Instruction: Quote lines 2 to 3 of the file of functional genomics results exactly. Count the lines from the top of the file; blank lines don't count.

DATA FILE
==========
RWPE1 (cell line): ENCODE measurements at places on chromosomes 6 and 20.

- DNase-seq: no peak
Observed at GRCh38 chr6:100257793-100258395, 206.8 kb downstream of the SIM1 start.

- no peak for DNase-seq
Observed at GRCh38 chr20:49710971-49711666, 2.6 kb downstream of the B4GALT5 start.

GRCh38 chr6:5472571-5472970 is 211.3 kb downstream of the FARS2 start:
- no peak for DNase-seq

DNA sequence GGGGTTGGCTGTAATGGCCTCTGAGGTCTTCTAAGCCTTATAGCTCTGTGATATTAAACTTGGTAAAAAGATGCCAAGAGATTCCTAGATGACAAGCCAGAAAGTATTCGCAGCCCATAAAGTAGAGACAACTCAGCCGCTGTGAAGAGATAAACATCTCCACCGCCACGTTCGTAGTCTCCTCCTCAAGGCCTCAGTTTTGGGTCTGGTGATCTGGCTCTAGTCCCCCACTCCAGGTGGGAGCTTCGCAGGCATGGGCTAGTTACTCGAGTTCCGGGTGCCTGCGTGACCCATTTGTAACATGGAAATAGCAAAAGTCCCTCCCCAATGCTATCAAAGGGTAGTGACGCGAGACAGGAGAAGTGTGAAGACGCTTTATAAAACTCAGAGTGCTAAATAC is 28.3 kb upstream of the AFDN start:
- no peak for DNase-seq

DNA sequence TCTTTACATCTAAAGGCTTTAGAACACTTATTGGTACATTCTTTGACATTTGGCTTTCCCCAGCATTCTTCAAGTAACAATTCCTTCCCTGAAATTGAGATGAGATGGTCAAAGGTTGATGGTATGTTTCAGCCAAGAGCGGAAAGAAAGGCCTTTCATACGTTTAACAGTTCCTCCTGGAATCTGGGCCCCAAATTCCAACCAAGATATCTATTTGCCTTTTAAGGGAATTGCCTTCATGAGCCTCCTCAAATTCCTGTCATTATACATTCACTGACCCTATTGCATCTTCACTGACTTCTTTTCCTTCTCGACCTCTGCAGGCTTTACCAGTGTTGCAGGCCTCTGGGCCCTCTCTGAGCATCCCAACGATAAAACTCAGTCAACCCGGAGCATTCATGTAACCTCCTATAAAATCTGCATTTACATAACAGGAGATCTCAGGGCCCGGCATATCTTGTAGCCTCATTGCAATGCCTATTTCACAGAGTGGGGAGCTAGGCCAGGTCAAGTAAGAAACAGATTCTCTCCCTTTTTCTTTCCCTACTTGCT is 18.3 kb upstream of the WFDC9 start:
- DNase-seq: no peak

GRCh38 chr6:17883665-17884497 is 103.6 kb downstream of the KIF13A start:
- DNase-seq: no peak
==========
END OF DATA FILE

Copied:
- DNase-seq: no peak
Observed at GRCh38 chr6:100257793-100258395, 206.8 kb downstream of the SIM1 start.